Skip directly to Accessibility Notice
  • Emerging Markets Debt Daily

    The Fallout from Turkey’s Policy Rift

    Natalia Gurushina ,Economist, Emerging Markets Fixed Income
    July 08, 2019
     

    The unexpected dismissal of Turkey’s central bank governor by a presidential decree raised new concerns about the institution’s independence and credibility. Russia’s inflation justifies the market expectation of additional rate cuts.

    The shocking removal of the Turkish central bank’s governor, Murat Cetinkaya, by President Recep Tayyip Erdogan led to a big selloff in both interest rates and currency
    (vs. Friday’s close). Many commentators questioned the legality of the move, which came less than three weeks ahead of the central bank’s rate-setting meeting. The consensus expectation was that falling inflation would allow a cut in the key rate by 100-125bps in July, but the dismissal raised the possibility of rate cuts frontloading (which might not be fully justified by fundamentals). The new governor, Murat Uysal, has great credentials, but there is still a wide-spread concern about the central bank’s credibility and independence under the new leadership.

    Russia’s latest inflation prints are likely to reinforce market expectation about additional rate cuts. Both core and headline inflation edged lower in June, with the latter undershooting expectations at 4.7% year-on-year. Judging by its latest comments, the central bank thinks that softening domestic activity and the return of disinflation (see chart below) leave room for more policy easing—albeit not necessarily in July, because many factors that pushed inflation lower (e.g., good weather, harvest) are considered transitory by monetary authorities. This sentiment is reflected in the market expectation of a 25bps rate cut in the next three months.

    China’s international reserves posted another small monthly increase in June (to USD3,119.23B), mostly on the back of positive valuation effects. The reserves’ stability is, no doubt, aided by existing capital controls, and we expect most of them to remain in place in the foreseeable future. The trade war and its impact on exports is an obvious risk as regards external surpluses. However, recent policy initiatives to further open up China’s domestic markets—including an earlier than expected removal of foreign ownership limits in the financial sector—might help to attract capital inflows, offsetting potential current account losses.

    Chart at a Glance

    Russia CPI YoY

    Source: Bloomberg LP

  • IMPORTANT DEFINITIONS & DISCLOSURES  

    PMI – Purchasing Managers’ Index: economic indicators derived from monthly surveys of private sector companies; ISM – Institute for Supply Management PMI: ISM releases an index based on more than 400 purchasing and supply managers surveys; both in the manufacturing and non-manufacturing industries; CPI – Consumer Price Index: an index of the variation in prices paid by typical consumers for retail goods and other items; PPI – Producer Price Index: a family of indexes that measures the average change in selling prices received by domestic producers of goods and services over time; PCE inflation – Personal Consumption Expenditures Price Index: one measure of U.S. inflation, tracking the change in prices of goods and services purchased by consumers throughout the economy; MSCI – Morgan Stanley Capital International: an American provider of equity, fixed income, hedge fund stock market indexes, and equity portfolio analysis tools; VIX – CBOE Volatility Index: an index created by the Chicago Board Options Exchange (CBOE), which shows the market's expectation of 30-day volatility. It is constructed using the implied volatilities on S&P 500 index options.; GBI-EM – JP Morgan’s Government Bond Index – Emerging Markets: comprehensive emerging market debt benchmarks that track local currency bonds issued by Emerging market governments.; EMBI – JP Morgan’s Emerging Market Bond Index: JP Morgan's index of dollar-denominated sovereign bonds issued by a selection of emerging market countries; EMBIG - JP Morgan’s Emerging Market Bond Index Global: tracks total returns for traded external debt instruments in emerging markets.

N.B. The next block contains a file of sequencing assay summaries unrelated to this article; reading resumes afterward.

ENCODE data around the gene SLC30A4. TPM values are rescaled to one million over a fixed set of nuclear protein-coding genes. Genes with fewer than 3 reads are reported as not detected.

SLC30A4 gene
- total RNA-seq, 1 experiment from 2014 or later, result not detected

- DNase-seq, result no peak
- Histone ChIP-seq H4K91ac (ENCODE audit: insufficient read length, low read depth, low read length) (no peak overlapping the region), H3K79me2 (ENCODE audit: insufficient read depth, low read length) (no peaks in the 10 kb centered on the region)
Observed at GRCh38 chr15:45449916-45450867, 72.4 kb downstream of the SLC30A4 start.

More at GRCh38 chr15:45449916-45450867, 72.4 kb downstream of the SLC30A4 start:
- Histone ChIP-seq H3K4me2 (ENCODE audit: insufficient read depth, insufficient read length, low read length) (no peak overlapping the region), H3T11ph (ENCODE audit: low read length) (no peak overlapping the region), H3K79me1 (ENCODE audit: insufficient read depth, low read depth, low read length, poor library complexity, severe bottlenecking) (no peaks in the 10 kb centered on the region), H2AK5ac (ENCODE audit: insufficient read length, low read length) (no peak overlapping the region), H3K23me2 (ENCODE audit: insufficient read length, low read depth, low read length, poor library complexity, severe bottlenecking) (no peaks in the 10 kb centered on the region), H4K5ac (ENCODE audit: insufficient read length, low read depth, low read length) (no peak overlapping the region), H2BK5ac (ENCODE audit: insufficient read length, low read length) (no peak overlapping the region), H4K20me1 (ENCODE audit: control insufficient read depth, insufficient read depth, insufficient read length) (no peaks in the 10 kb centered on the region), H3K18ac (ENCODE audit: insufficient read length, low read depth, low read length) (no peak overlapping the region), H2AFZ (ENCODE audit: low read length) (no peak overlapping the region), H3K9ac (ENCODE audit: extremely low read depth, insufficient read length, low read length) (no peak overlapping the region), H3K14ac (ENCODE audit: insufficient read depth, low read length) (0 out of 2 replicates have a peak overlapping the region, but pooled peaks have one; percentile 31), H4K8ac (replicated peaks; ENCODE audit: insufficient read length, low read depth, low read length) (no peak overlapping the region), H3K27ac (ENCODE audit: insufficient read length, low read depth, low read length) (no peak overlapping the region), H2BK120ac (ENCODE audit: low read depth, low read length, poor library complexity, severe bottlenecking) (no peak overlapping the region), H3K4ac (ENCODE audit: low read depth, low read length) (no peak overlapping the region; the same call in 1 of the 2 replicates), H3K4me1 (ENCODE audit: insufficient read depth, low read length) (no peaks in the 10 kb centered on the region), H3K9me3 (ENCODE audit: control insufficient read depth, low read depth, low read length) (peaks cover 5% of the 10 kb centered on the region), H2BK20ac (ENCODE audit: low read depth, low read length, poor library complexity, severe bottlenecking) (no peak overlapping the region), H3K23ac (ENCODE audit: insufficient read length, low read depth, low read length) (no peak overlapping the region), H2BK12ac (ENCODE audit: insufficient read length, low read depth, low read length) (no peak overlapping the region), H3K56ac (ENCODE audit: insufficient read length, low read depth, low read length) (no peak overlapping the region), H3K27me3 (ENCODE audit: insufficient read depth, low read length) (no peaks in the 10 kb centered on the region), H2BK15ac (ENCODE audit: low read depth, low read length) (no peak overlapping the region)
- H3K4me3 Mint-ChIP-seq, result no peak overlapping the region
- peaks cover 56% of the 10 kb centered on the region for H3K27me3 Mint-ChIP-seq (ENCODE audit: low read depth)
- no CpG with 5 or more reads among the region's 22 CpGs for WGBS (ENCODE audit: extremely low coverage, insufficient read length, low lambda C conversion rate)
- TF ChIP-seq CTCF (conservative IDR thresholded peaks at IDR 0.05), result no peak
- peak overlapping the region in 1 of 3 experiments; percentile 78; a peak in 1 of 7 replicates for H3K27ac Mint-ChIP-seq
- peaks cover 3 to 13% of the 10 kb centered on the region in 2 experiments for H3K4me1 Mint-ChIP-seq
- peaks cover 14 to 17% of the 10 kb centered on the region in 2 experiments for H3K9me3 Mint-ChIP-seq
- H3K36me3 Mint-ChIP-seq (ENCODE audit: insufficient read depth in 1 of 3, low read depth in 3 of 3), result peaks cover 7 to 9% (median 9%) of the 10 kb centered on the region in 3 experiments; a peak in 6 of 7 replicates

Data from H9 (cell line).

The information presented does not involve the rendering of personalized investment, financial, legal, or tax advice. This is not an offer to buy or sell, or a solicitation of any offer to buy or sell any of the securities mentioned herein. Certain statements contained herein may constitute projections, forecasts and other forward looking statements, which do not reflect actual results. Certain information may be provided by third-party sources and, although believed to be reliable, it has not been independently verified and its accuracy or completeness cannot be guaranteed. Any opinions, projections, forecasts, and forward-looking statements presented herein are valid as the date of this communication and are subject to change.

    Investing in international markets carries risks such as currency fluctuation, regulatory risks, economic and political instability. Emerging markets involve heightened risks related to the same factors as well as increased volatility, lower trading volume, and less liquidity. Emerging markets can have greater custodial and operational risks, and less developed legal and accounting systems than developed markets.

    All investing is subject to risk, including the possible loss of the money you invest. As with any investment strategy, there is no guarantee that investment objectives will be met and investors may lose money. Diversification does not ensure a profit or protect against a loss in a declining market. Past performance is no guarantee of future performance.